When it comes to bridging cracks in concrete, thick asphalt-based systems are generally superior because of the rubberized membranes’ flexibility. Thin elastomeric systems can effectively bridge minor cracks (i.e. < 1.5 mm [60 mils]), but they do not perform as well when dealing with wider cracks (i.e. > 1.5 mm) or those that move significantly.
Given elastomeric systems are thin, they wear sooner in the high-traffic-drive aisles, ramps, and sharp turn areas. To address this, the wear course at these areas is applied at double or triple the thickness than in the parking stalls. It may also have a coarser aggregate.
Asphaltic systems do not exhibit the same level of wear or thinning, but they are not invulnerable when it comes to vehicle traffic. Asphaltic systems, particularly mastic, are susceptible to tire shears when wheels are turned on the spot (Figure 4). This is often seen in parking stalls where drivers do fine manoeuvres to straighten their cars.
Additionally, asphaltic systems are more susceptible to damage from vehicle fluid leaks or spills. Gas spills in particular will soften the asphalt or mastic, weakening the wear course. Vehicle leaks are typically more problematic in garages where there is assigned parking because the cars are in the same spot day in and day out, causing fluids to accumulate. Issues with vehicle leaks should be less frequent in public parking garages serving retail or assembly occupancies.
Specifiers, architects, and engineers choosing between elastomeric and asphaltic toppings must consider the parking garage’s overall design. For example, thin elastomeric systems do not add any significant load to the structure. The thicker asphaltic system, however, is heavier and generally increases the load on the slab by about 0.5 to 0.75 kPa (10 to 15 psf).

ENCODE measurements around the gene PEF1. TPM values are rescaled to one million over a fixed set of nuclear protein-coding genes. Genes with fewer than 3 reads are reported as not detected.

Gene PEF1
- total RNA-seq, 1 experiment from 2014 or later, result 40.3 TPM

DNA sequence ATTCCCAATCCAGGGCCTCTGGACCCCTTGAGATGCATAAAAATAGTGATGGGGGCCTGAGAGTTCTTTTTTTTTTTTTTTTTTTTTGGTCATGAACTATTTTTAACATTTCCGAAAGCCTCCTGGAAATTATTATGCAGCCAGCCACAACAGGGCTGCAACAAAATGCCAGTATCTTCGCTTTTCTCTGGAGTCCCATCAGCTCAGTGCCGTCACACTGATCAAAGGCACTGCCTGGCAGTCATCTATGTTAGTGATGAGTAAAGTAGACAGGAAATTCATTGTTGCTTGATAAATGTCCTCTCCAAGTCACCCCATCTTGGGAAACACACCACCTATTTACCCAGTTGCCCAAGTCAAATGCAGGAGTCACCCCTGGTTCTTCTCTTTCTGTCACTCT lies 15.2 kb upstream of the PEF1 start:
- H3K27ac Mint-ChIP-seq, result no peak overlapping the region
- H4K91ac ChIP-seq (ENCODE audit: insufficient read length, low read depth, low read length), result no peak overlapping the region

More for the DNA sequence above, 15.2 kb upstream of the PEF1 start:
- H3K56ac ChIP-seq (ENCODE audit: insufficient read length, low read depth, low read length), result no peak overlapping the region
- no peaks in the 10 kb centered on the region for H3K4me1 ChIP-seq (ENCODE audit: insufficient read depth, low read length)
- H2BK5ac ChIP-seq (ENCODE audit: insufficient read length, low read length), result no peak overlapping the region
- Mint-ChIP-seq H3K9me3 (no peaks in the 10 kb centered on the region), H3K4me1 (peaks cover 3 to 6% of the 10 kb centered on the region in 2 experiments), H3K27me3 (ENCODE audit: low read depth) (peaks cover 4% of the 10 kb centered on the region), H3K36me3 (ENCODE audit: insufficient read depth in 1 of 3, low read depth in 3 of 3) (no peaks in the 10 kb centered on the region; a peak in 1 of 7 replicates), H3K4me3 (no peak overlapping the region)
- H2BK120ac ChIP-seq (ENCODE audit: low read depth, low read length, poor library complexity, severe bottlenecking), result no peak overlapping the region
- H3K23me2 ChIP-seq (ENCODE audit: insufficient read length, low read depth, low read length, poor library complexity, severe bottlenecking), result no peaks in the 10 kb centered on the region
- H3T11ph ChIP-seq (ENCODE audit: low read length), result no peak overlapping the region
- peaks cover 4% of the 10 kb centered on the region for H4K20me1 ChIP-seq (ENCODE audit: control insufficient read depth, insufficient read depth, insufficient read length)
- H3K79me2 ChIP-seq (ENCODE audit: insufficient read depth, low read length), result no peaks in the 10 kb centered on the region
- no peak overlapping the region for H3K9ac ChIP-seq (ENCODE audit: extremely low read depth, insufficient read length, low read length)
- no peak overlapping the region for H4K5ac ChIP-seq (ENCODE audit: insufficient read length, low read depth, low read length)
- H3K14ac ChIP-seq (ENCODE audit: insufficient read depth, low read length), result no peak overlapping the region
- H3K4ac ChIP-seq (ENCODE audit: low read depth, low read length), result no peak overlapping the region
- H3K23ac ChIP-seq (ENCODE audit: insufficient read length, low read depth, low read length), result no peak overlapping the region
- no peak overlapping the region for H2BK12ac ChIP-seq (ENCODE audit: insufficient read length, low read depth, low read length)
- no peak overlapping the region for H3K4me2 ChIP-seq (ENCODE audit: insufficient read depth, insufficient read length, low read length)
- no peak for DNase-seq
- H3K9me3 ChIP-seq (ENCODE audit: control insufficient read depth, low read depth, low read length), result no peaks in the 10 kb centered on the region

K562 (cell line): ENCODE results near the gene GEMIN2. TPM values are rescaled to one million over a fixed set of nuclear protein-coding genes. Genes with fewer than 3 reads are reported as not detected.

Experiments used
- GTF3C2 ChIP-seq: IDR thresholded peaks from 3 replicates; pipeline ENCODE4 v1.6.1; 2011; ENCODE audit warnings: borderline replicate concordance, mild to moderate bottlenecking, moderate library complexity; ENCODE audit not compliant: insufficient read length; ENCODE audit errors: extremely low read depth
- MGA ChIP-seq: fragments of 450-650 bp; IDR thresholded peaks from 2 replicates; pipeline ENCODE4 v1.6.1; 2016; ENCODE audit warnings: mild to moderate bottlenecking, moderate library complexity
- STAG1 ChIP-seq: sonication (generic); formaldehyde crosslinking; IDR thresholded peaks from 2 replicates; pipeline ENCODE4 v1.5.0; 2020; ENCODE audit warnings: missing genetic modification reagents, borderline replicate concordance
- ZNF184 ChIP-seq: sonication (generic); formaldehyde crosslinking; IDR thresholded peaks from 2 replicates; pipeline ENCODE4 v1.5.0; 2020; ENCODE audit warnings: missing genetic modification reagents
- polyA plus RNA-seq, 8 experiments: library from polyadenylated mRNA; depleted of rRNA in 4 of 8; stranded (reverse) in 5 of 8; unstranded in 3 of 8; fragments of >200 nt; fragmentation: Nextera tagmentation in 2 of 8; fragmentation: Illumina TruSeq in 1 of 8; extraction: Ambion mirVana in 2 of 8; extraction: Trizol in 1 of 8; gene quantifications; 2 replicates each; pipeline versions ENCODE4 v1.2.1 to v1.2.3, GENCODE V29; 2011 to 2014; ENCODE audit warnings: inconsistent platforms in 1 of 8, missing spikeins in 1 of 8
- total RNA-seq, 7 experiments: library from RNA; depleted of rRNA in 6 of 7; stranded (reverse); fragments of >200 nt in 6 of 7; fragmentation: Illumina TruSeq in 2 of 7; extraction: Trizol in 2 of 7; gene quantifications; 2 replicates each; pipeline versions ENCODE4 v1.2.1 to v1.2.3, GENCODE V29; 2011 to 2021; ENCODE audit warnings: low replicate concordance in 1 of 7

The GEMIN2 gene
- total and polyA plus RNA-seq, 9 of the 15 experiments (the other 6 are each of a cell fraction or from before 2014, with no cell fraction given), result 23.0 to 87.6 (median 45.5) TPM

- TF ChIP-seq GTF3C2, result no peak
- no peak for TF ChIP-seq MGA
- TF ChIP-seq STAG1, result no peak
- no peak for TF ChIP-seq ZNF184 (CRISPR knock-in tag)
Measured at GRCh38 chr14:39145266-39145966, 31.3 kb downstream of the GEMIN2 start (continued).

Door transitions—and other areas where the slab meets a different floor surface—must also be considered when applying a thick system, as the finished floor elevation will be significantly higher than the slab elevation.
Colour is another factor to consider. The black colour of asphaltic systems is light-absorbing and reduces effective light levels. If an asphaltic system was not considered in the design or is being used to replace a non-asphaltic system, it may be necessary to add lighting fixtures to maintain appropriate illumination levels.
In comparison, elastomeric systems are available in a wider selection of colours, with shades ranging from light to dark grey. Applying a topping system in a lighter shade can make a garage appear brighter overall, without changing the actual lighting system. Elastomeric systems also come in customized colours, including blues and greens that may suit a building owner’s particular design needs.
Consideration must be given to the potential for ultraviolet (UV) exposure. Certain manufacturers of thin elastomeric systems provide special UV-stable formulations or require the application of an additional UV-resistant top coat. (This would be typical for an open-air structure.) Further, depending on the climate and design, snowplowing may be needed on, for example, rooftop parking. Regular use of plows can physically damage a thin elastomeric system.
Cost, lifecycle, and maintenance
When installation and maintenance costs are taken into account, the two systems are basically comparable. Asphaltic membranes can be more expensive to install than elastomeric systems, depending on availability. Both systems can have a range of maintenance and repair costs, based on the traffic configuration and volume in the garage.